Ubiquitous on British and Australian public equity markets, small cap mining stocks can be a lot of fun. If you buy the right ones you can make an absolute fortune. It’s an area where 10-100x returns are completely feasible and not uncommon, while on the flip side in a downturn a la 2008 many will drop 90-95% and a good number will go bust and wipe out the unfortunate souls depending on them.
It goes without saying the challenge is to sort the gold from the crap.
It helps knowing that once a geologist has identified a potential resource there are rounds and rounds of additional surveys and drillings that define the precise scope and geological extent of the ore. Each round will require capital, and each round will dilute existing shareholders. Each round will involve a pitch highlighting the vast wealth to be sucked easily from the ground, in stark contrast to the puddly value of the company holding the key. There are many traps for the unwary.
Usually, the geologist will have spent his life savings early on in the game, amd that of his family and friends soon after. With his license about to expire and his balls against the wall he will have to beg investors to dilute his stake to effectively nothing to take the venture to the next but by no means last level. Every time the nascent venture runs out of cash, the existing equity holders will have to choose between substantial dilution or bankruptcy.
There is a myriad of listed companies at every stage of development, but there are very few sensible times to deploy your own sweet, precious capital.
You have no business investing in the speculative rounds (unless you’re a geologist with particular
inside information insight). At no stage should you buy shares of companies that have speculative drilling as their principal business – it is merely a punt on what the drillers find, and more importantly if the resource is much larger than expected, you can be damn well sure the company will need to raise more cash.
The sweet spot is after capital for the actual development of the mine has been raised. Typically this has been dilutive and the stock has sold off substantially and is now, for the first time, cheap. The faded dreams of those-who-went-early will provide an excellent entry point. Equally important, the real risk of such ventures – that development funding will not be forthcoming – has vanished. There are typically huge discounts to value, and more importantly, it actually makes sense to invest.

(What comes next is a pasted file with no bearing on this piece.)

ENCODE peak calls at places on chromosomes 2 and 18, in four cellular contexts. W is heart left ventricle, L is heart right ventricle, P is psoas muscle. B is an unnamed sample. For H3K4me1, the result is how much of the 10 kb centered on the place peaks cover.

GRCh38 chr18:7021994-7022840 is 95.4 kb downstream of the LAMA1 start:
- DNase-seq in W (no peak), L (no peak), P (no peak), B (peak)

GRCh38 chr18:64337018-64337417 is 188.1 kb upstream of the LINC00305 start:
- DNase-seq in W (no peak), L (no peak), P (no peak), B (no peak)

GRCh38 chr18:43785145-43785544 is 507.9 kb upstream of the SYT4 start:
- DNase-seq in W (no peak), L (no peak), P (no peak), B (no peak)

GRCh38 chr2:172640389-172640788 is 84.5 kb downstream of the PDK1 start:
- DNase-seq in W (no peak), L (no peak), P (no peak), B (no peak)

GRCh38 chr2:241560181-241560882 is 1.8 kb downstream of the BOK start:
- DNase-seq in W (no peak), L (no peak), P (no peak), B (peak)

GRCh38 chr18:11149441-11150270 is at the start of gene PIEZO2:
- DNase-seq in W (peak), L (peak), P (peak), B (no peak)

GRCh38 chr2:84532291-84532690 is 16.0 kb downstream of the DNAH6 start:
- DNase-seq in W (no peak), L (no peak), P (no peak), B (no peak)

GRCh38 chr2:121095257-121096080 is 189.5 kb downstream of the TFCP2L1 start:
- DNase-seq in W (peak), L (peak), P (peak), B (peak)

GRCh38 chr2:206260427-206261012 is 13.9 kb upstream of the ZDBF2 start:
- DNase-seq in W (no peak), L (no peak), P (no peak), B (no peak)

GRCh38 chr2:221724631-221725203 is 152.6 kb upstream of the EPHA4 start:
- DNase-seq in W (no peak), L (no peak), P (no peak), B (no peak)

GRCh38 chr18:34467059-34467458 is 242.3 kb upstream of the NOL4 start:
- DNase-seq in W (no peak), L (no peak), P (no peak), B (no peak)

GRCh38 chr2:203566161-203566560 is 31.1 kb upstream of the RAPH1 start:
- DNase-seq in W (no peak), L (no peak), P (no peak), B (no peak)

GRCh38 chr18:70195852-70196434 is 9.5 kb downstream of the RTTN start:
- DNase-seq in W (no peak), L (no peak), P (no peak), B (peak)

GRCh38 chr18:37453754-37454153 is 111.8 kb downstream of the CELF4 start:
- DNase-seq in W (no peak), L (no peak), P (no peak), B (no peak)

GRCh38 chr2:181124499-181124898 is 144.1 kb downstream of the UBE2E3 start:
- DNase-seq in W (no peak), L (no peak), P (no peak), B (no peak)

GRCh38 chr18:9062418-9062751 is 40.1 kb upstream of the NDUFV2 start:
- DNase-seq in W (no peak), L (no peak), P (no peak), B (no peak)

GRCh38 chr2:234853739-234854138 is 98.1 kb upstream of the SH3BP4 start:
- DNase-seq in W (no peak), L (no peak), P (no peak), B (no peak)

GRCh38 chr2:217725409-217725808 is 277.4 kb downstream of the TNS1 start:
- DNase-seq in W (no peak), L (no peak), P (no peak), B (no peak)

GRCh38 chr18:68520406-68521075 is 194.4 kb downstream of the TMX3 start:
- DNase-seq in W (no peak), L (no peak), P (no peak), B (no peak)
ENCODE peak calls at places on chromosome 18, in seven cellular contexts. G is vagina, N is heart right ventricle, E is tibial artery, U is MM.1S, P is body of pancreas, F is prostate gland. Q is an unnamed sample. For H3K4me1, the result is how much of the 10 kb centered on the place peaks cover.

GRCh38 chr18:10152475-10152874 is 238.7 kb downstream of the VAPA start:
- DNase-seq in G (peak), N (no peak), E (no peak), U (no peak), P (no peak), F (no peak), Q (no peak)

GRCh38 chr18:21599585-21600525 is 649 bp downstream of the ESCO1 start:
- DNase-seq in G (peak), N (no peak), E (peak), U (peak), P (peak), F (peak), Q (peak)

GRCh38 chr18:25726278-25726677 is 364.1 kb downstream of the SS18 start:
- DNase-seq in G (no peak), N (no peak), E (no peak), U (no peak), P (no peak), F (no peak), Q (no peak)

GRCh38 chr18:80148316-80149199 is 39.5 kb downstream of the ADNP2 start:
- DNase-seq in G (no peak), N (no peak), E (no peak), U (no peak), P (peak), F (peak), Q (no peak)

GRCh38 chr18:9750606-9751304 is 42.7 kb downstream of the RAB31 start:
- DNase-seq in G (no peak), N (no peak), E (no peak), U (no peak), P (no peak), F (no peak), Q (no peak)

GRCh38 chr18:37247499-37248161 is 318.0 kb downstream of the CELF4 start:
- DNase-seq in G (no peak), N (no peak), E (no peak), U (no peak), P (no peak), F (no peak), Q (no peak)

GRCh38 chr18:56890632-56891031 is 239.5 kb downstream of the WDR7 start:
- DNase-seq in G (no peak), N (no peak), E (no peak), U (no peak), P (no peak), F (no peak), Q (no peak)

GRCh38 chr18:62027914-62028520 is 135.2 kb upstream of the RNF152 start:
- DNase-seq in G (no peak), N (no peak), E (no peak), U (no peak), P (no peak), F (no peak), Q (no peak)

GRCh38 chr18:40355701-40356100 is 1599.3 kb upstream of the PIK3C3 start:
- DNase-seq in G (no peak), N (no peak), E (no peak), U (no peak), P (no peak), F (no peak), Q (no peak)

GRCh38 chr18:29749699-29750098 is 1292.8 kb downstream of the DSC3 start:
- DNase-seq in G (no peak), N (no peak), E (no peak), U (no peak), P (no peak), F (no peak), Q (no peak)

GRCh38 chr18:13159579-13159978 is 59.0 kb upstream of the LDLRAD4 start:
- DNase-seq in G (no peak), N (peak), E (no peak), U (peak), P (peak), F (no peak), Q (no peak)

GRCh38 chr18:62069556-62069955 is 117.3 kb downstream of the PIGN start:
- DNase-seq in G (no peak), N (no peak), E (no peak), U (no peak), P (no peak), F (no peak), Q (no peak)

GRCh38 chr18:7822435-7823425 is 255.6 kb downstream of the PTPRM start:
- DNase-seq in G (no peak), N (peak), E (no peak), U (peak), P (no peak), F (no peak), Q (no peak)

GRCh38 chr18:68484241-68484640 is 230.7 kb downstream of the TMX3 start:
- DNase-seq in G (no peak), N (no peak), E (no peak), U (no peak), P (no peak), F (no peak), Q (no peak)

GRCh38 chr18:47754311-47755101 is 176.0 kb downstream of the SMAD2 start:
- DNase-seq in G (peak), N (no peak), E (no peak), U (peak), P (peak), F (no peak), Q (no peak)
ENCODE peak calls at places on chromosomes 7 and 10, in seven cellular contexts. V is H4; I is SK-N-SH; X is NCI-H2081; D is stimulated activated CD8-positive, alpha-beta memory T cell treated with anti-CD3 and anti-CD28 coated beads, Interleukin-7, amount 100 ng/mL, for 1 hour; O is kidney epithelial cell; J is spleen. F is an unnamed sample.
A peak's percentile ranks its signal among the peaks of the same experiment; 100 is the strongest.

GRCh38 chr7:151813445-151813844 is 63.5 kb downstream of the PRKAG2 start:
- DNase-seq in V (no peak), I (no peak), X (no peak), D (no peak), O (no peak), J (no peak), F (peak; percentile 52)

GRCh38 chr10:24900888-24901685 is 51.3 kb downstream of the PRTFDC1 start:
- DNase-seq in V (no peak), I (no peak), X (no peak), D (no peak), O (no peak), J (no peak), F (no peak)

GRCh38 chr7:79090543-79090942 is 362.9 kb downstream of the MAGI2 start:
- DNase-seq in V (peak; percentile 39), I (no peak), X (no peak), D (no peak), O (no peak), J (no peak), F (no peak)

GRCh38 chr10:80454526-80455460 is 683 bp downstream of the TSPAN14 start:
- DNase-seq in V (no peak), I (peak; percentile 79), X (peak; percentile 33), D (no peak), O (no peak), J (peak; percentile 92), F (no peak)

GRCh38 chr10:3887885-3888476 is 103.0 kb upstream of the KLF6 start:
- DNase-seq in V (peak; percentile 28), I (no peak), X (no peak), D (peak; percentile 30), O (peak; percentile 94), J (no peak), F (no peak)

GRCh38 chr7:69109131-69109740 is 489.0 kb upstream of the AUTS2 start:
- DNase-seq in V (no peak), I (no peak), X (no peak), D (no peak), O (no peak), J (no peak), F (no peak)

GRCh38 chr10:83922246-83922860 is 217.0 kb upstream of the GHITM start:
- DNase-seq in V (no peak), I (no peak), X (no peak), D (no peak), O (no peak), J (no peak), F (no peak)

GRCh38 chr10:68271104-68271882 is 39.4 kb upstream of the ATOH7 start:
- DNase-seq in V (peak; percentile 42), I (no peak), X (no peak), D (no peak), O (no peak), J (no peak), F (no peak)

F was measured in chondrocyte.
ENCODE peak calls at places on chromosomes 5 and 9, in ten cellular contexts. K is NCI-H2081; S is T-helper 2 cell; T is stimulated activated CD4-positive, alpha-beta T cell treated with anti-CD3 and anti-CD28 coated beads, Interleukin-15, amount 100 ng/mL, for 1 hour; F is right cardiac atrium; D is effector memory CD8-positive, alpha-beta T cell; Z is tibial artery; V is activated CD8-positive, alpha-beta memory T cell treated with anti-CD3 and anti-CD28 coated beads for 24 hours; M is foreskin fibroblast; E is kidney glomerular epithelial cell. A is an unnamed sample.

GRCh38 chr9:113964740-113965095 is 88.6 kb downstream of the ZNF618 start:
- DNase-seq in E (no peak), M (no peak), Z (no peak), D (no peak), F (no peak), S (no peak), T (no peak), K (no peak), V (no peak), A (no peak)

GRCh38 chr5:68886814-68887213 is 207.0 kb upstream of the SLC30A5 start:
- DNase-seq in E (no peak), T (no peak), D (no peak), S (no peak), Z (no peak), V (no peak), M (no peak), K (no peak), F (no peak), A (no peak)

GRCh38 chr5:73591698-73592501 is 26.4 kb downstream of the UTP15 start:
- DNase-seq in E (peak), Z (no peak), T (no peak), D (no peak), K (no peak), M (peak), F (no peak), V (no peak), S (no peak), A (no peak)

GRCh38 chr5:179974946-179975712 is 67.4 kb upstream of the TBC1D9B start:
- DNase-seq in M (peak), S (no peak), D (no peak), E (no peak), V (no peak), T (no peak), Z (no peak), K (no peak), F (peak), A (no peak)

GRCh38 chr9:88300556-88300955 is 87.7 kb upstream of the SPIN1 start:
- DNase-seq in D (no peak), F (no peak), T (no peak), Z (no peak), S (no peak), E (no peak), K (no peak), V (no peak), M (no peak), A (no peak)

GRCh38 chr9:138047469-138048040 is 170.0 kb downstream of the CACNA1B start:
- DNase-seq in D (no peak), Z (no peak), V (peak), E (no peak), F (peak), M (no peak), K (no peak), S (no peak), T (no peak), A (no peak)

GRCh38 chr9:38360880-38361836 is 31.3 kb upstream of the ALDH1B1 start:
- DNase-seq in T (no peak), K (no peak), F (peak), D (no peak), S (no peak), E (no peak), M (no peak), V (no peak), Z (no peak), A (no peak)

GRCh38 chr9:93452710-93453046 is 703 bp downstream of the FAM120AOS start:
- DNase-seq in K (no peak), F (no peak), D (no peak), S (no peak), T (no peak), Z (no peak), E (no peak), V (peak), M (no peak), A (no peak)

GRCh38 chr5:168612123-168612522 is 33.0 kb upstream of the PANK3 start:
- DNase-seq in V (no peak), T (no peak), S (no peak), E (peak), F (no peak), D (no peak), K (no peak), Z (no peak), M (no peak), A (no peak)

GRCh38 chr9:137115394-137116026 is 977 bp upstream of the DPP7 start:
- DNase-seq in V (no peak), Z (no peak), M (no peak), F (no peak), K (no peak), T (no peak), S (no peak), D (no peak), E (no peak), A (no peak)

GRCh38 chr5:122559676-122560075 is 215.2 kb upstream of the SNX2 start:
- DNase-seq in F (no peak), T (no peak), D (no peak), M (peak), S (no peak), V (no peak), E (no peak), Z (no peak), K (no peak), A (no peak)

Further in favour, now that development is about to commence there will be a string of predictable and steady announcements of progress, all providing catalysts to close that gap between value and price. Obviously there are risks of production delays and the like, but instead of speculative companies in the exploratory phase the odds of positive announcements are substantially more in your favor.
Sound easy? The macro picture is just as important, multiplicatively.
Good small caps are like options that never decay: they provide substantial leverage, limited loss and you can hold them forever. They should be traded as such. You should buy stock worth 2-3% of your portfolio, and target 10x movements over the mid term, ie each returning 20-30% to your bottom line. You should be willing and capitally-able to withstand those effectively going to zero.
So what happens when the shit hits the fan? Should you run a stop loss? My preference is to dodge this one, and say you should only buy in bull markets. If everything looks rosy, the shares will be valued on rosy assumptions and the risk is enormous, while in the red-hot depths of market panics if they are trading at all there is probably some prospect of success. Because there is so much in built leverage they are a damn good way to bet on a recovery.
I’ll let you decide which extreme we’re closer to right now.
Obviously there’s more to it (but less than you’d think). I’ll write something up on a small cap miner or two I have positions in and you can judge their performance.
ps did you buy the fucking dip?